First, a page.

FIRST, since inviting direct foreign investment becomes an overriding objective of economic policy, the rates at which they are taxed get reduced in competition with other countries. This, for reasons of symmetry, means that direct tax rates on the rich as a whole are lowered. Since customs duties are cut as part of the import liberalisation package, and excise duties, again for reasons of symmetry, cannot be raised as a consequence, indirect tax revenues too suffer. This is aggravated by the sluggishness in output growth that cuts in government expenditure may engender. Liberalisation has an adverse impact on tax revenues for three reasons. First, since trade liberalisation has as an important component the reduction of the maximum and average rate of tariffs imposed on commodities, revenue trends can be adversely affected even if liberalisation leads to an increase in the import bill. Second, since liberalisation is expected to spur private sector demand and encourage the growth of private industry, Finance Ministers have through the liberalisation years provided a range of excise duty concessions in order to revive or spur demand in individual sectors. Finally, with the liberalisation-driven objective of improving private incentives to save and invest, the government has been providing a range of direct tax concessions as well.

It is not surprising, therefore, to find that the tax to GDP ratio in the Indian economy fell over the decade of neoliberal reform from more than 11 per cent at the start to around 9 per cent at the close - an abysmally low ratio by international standards.

While tax revenues cannot be raised to lower budget deficits, the higher real interest rates, resulting in a larger interest burden on the government, add to the expenditure side. Increased interest rates on public sector borrowing are typical results of the financial liberalisation process. Two features are particularly significant in this process: first, various measures which increase interest rates in the economy; and second, the raising of norms on statutory liquidity ratios and other such compulsory holding of government securities, which forces the government to take recourse to open market borrowing to finance deficits.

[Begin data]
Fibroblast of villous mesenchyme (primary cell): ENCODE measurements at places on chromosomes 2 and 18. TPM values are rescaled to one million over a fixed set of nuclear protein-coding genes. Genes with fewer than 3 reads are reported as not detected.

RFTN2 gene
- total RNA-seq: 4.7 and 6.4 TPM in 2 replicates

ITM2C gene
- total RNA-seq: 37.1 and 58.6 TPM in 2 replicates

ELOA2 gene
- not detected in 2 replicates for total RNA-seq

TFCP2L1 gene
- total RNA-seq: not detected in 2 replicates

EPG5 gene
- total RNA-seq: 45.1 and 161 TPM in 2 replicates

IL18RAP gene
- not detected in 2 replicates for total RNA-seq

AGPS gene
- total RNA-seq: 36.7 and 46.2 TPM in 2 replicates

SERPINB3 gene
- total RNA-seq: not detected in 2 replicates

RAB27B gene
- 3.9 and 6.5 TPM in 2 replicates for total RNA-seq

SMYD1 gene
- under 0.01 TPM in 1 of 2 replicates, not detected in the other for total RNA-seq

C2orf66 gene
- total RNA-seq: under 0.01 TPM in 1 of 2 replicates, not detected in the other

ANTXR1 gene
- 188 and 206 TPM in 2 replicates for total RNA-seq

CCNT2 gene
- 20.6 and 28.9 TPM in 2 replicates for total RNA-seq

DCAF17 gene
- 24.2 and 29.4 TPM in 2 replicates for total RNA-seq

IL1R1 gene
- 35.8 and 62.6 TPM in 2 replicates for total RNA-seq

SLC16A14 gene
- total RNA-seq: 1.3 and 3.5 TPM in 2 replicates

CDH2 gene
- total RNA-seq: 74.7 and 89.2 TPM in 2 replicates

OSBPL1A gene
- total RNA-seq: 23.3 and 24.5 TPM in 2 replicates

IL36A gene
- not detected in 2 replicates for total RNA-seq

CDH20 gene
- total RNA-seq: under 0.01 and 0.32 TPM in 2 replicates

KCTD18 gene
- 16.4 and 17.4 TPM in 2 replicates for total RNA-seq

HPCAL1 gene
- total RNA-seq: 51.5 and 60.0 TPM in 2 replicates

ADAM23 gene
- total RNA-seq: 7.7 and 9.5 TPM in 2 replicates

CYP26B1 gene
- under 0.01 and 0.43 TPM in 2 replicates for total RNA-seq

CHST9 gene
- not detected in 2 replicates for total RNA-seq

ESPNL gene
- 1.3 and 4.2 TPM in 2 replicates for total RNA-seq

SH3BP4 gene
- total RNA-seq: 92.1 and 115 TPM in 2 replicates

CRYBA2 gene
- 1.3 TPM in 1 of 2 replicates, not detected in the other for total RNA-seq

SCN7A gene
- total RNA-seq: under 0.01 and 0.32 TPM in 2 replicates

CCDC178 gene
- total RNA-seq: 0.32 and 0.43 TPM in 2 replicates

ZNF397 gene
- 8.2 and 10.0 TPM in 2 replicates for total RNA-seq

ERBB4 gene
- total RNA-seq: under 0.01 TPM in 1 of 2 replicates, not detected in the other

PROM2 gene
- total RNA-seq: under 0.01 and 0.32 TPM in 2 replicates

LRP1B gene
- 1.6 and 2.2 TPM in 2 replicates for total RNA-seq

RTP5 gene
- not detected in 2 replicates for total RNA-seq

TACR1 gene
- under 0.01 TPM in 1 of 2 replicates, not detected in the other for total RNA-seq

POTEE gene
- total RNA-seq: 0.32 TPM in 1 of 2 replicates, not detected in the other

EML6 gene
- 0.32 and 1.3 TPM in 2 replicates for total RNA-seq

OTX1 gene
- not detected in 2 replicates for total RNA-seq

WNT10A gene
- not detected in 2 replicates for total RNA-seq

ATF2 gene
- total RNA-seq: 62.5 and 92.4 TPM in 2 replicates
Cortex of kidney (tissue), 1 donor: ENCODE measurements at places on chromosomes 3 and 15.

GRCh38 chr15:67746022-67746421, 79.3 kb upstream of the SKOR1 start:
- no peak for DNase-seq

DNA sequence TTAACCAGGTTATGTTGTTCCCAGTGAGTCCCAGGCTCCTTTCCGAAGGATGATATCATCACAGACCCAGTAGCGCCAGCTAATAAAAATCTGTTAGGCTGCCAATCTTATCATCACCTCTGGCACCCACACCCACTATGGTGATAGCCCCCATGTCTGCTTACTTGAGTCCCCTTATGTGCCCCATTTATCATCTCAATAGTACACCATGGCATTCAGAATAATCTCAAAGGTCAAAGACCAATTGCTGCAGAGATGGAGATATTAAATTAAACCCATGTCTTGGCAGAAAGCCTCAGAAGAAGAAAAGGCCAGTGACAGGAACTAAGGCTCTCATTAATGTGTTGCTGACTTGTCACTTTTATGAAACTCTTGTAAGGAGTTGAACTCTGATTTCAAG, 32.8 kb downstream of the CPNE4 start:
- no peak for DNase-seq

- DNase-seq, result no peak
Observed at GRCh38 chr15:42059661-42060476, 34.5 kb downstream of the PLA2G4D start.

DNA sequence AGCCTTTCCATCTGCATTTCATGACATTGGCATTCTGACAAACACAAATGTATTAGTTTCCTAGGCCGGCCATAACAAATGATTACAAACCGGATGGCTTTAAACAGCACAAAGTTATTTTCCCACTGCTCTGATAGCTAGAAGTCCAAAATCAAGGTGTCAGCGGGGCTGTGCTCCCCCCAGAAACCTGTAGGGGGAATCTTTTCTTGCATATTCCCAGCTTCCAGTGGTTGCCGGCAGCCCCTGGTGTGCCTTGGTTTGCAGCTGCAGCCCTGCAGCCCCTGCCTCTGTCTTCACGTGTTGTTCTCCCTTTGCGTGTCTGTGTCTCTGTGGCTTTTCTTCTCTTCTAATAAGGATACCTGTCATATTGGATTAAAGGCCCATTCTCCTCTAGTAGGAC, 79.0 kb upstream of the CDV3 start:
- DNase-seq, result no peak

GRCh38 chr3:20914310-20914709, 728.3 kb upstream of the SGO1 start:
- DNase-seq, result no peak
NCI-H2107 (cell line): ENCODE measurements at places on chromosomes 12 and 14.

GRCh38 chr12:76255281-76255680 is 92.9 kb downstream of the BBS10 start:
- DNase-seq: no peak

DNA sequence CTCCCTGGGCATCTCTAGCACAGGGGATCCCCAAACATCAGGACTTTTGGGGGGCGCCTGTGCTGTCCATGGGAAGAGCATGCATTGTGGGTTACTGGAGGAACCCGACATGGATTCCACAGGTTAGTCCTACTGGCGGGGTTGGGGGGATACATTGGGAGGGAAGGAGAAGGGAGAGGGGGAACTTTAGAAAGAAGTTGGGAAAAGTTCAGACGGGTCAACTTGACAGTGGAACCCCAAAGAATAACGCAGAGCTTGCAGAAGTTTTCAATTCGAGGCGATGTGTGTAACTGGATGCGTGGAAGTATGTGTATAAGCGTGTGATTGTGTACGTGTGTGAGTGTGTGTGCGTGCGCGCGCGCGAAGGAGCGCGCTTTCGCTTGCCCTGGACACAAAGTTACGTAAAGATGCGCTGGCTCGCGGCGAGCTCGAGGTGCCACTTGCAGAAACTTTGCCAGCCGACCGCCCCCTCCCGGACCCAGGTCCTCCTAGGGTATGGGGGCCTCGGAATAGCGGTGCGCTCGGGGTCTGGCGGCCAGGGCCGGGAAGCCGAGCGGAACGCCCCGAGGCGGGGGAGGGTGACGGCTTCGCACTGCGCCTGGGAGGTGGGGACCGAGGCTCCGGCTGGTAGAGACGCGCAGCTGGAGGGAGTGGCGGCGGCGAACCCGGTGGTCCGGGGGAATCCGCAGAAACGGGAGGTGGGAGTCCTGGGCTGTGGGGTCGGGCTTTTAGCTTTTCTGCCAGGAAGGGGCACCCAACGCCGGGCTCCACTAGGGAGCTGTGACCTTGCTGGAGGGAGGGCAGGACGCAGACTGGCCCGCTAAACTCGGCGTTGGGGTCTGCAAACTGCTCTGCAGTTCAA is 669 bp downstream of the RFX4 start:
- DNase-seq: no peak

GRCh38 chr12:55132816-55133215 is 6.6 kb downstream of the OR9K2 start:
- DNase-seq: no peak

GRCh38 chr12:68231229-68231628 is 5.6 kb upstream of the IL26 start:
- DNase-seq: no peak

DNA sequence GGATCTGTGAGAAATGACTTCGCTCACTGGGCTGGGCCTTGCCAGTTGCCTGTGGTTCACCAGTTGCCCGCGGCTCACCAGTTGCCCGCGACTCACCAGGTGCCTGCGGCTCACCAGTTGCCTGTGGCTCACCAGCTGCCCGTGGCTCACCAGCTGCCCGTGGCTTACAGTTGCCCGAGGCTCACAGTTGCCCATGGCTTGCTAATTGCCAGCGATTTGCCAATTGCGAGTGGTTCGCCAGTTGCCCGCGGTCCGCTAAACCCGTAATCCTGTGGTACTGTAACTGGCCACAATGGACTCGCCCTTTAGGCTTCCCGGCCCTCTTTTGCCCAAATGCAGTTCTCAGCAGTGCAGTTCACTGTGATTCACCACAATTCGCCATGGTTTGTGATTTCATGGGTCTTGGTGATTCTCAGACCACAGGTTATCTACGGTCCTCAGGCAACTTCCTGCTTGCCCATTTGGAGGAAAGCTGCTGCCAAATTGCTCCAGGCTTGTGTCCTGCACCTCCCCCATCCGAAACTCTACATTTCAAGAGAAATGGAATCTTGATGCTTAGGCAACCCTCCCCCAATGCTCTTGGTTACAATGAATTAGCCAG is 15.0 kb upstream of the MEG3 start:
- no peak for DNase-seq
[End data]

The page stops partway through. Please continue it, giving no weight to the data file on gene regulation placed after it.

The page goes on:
Thus this type of economic strategy, which aims to restrict the fiscal profligacy of the state, in effect contains within itself processes that work to aggravate the fiscal situation, through lower taxes on the rich and higher interest rates.

OVERALL, therefore, economic reform has had damaging consequences for the fiscal position of the Central government. Nothing reveals this more than the fact that, through the 1990s, while capital expenditures as a proportion of GDP have fallen sharply and revenue expenditures net of interest payments have stagnated, the government's effort to hold down the fiscal deficit has been completely unsuccessful.

All this, of course, in no way undermines the basic Keynesian argument for increased state expenditure. In a situation of unutilised capacity and low demand, increased spending will generate positive multiplier effects which will increase economic activity, reduce slack and thereby add to future public tax revenues because of the economic growth that will result. So all increased state expenditure does not necessarily mean higher public deficit, since some of this will come back as higher tax revenues.

Then there is the issue that such expenditure, by generating more economic activity and employment, would directly benefit workers and small-scale producers. However, failing to engage in such expenditure simply benefits a small group of rentiers who are obsessed with the chimera of controlling fiscal deficit and tries to pander to their interests. And by allowing low levels of employment and economic activity to persist, by allowing foodgrains to rot instead to going in for public food-for-work schemes, by allowing valuable domestic manufacturing assets to be run down because of lack of demand, by depressing the incentives for technological change and productivity increases, this strategy commits a major crime against the more general public interest.